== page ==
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    Another maybe related question... with both front wheels off the ground and the transmission in park, if I try to turn one of the wheels, it will turn just a little bit forward and reverse before I feel the transmission gears stop it. When you turn it, you can hear/feel all of the various gears in the transmission differential turning before (I'm guessing) it is finally stopped by the input shaft/parking gear. How much forward and backwards should I be able to turn the wheel before it is stopped by the parking gear?

    Also, if I put the tranny in neutral with both wheels off the ground, if I spin one wheel, there is a momentary delay before the opposite wheel reacts. You can feel/hear the gears turning before the slack is taken up and the opposite wheel responds. Under this same principal, if the transmission is in park, you can turn one wheel slightly forward and the opposite wheel slightly reverse before they both are stopped by the transmission. How much of that is normal?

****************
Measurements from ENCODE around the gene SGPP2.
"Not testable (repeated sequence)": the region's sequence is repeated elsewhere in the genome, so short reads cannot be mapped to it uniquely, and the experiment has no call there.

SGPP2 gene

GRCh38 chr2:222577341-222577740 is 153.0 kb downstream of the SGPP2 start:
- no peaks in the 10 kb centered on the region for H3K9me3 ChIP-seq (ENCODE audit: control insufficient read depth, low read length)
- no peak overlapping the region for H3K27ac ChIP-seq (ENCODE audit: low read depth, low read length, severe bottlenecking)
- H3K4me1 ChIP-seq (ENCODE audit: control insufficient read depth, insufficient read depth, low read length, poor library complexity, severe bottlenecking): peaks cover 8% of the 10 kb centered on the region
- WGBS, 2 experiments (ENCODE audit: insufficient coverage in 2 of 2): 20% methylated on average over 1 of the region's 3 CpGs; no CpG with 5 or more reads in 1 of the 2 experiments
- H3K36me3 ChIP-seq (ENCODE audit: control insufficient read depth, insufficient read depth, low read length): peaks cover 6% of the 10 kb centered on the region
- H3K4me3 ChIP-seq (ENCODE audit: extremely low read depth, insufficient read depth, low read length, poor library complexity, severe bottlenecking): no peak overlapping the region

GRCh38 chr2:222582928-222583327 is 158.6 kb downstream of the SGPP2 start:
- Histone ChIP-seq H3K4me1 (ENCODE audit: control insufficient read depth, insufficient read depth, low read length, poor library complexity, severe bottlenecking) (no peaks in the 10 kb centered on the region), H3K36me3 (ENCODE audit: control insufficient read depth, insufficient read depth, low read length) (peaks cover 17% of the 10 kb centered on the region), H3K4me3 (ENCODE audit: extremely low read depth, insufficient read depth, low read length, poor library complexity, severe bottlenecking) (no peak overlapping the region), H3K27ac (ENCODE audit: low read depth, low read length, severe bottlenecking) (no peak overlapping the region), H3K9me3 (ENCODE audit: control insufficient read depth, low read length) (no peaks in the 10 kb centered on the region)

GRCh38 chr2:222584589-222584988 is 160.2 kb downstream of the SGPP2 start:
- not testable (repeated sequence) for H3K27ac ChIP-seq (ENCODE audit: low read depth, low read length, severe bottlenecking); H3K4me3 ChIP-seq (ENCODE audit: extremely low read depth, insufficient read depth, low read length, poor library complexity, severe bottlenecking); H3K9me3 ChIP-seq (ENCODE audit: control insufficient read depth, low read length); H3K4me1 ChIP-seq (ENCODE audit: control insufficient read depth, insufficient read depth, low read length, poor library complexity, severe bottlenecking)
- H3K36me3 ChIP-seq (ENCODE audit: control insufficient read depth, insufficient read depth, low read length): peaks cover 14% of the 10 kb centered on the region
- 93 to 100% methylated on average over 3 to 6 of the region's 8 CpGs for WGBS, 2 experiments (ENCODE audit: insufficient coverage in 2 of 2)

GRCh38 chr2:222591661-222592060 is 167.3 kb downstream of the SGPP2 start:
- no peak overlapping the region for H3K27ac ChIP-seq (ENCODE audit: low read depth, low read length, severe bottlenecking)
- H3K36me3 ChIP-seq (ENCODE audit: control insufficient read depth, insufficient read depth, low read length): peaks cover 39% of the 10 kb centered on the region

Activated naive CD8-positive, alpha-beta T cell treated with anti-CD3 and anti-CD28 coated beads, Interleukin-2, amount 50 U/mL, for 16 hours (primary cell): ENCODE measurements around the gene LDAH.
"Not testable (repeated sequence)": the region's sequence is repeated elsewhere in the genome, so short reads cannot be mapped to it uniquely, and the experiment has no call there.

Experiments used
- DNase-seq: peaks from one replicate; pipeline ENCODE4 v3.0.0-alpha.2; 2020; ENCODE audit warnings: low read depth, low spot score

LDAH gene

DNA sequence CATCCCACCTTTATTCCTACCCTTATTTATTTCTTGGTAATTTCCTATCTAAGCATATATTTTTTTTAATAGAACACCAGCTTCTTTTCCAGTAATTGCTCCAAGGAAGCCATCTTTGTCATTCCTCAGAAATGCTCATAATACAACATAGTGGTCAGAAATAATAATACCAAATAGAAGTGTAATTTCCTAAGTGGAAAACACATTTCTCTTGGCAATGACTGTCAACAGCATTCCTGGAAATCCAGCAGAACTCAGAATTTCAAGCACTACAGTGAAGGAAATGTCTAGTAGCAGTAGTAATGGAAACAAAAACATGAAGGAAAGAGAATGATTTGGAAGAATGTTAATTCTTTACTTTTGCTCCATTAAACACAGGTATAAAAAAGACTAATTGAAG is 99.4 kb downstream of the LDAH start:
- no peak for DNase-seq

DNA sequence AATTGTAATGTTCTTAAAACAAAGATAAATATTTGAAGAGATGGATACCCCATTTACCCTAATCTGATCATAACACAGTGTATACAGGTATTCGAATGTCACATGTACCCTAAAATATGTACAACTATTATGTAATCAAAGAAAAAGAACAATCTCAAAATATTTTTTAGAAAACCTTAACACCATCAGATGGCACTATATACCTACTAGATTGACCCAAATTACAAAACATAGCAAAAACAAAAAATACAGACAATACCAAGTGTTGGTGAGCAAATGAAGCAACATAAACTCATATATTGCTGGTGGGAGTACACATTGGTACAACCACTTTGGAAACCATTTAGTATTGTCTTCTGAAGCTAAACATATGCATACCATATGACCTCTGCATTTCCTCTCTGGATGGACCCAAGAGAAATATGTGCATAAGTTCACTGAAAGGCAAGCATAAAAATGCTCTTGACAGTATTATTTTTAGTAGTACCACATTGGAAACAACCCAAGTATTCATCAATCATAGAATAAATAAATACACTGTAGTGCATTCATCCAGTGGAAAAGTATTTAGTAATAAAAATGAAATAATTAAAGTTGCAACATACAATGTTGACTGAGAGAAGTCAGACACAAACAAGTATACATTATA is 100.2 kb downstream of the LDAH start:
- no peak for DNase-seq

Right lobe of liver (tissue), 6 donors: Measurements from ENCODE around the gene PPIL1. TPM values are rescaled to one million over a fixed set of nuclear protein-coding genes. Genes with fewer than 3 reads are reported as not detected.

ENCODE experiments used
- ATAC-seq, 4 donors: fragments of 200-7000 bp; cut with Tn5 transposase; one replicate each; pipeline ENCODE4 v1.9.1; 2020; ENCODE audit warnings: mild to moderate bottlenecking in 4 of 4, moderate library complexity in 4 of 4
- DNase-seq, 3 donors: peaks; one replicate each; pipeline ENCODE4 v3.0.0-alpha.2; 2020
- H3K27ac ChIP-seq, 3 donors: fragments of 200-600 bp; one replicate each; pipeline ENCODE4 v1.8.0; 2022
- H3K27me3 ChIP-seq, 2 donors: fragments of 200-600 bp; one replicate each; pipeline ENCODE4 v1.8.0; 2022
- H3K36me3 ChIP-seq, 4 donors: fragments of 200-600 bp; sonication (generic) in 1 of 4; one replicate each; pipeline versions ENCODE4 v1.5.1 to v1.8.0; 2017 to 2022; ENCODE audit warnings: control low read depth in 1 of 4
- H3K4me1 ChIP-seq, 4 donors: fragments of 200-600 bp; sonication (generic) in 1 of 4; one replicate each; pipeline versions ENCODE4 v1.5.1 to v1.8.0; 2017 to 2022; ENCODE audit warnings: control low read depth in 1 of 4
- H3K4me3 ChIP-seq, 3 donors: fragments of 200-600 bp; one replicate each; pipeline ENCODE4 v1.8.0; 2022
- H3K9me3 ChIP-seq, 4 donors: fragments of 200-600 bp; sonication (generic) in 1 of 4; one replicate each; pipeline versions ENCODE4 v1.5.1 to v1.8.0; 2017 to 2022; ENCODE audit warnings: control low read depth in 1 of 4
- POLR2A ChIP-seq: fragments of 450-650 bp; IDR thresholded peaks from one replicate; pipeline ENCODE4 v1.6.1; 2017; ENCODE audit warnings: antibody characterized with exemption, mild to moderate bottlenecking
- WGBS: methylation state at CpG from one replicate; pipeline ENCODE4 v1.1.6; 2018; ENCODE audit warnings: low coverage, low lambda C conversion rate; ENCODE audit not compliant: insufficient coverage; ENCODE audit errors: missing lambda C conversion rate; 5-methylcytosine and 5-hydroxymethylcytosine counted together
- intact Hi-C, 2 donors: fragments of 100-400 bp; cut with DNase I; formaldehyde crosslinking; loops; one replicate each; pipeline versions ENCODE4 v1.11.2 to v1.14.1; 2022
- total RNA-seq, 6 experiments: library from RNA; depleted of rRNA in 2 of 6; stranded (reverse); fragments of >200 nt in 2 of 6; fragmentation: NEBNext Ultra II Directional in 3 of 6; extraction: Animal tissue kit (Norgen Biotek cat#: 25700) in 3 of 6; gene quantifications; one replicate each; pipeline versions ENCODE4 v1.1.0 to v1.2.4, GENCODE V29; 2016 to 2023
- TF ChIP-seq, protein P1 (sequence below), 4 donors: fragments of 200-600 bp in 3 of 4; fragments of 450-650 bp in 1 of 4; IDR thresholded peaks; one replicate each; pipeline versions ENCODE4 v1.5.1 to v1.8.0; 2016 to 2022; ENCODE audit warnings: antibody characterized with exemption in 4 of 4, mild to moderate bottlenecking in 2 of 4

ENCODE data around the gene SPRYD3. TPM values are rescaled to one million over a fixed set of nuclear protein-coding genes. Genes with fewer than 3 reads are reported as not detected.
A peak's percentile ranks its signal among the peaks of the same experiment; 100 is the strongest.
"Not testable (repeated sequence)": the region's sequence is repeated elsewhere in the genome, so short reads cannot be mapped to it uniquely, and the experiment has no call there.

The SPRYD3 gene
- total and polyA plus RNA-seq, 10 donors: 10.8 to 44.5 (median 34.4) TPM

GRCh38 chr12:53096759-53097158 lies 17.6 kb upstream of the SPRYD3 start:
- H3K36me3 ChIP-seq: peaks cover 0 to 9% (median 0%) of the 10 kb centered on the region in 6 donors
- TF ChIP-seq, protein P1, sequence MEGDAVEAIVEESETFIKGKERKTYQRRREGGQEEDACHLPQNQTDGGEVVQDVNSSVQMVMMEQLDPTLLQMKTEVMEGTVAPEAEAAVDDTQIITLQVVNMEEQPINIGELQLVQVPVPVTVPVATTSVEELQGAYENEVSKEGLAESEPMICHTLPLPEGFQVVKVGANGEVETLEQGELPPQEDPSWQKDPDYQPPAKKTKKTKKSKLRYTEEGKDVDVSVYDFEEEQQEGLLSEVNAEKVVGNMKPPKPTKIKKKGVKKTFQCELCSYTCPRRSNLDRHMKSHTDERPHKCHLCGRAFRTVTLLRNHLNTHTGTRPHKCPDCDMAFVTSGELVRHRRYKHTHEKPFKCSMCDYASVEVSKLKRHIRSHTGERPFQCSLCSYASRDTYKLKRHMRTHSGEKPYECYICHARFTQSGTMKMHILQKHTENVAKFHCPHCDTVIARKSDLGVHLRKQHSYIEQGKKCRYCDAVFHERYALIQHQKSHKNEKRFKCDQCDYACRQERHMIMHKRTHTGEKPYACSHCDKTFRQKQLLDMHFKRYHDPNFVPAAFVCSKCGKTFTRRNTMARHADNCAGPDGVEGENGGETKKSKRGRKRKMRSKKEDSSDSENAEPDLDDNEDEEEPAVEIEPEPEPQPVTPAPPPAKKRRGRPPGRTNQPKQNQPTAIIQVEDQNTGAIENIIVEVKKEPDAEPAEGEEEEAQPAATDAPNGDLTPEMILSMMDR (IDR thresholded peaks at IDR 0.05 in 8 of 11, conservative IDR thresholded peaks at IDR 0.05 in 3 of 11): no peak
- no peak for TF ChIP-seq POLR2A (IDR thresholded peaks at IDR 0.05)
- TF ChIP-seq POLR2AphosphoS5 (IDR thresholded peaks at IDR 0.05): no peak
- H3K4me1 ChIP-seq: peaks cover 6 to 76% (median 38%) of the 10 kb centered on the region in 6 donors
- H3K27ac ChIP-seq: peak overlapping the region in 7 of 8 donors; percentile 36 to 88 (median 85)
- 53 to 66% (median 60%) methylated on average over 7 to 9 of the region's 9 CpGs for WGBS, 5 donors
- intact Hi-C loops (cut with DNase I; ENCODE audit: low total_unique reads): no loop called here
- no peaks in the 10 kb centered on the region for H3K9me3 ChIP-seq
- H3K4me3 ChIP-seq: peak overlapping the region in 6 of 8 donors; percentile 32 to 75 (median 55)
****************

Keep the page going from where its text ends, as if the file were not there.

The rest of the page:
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    have you checked/ruled out the rear trans mount? do you see any excessive movement of the engine&trans if you open the hood and shift R-D/D-R?

    In park, with both wheels off the ground, you should be able to turn one wheel clockwise with the opposite wheel turning counterclockwise as many full revolutions as you want. the play between the two wheels should not exceed an angle of 5 degrees max (more like 2-3 degrees).
    Last edited by atoman; 09-18-2012 at 12:26 AM.
    relevant vehicle: '05 -=C=- T&C Ltd @~110K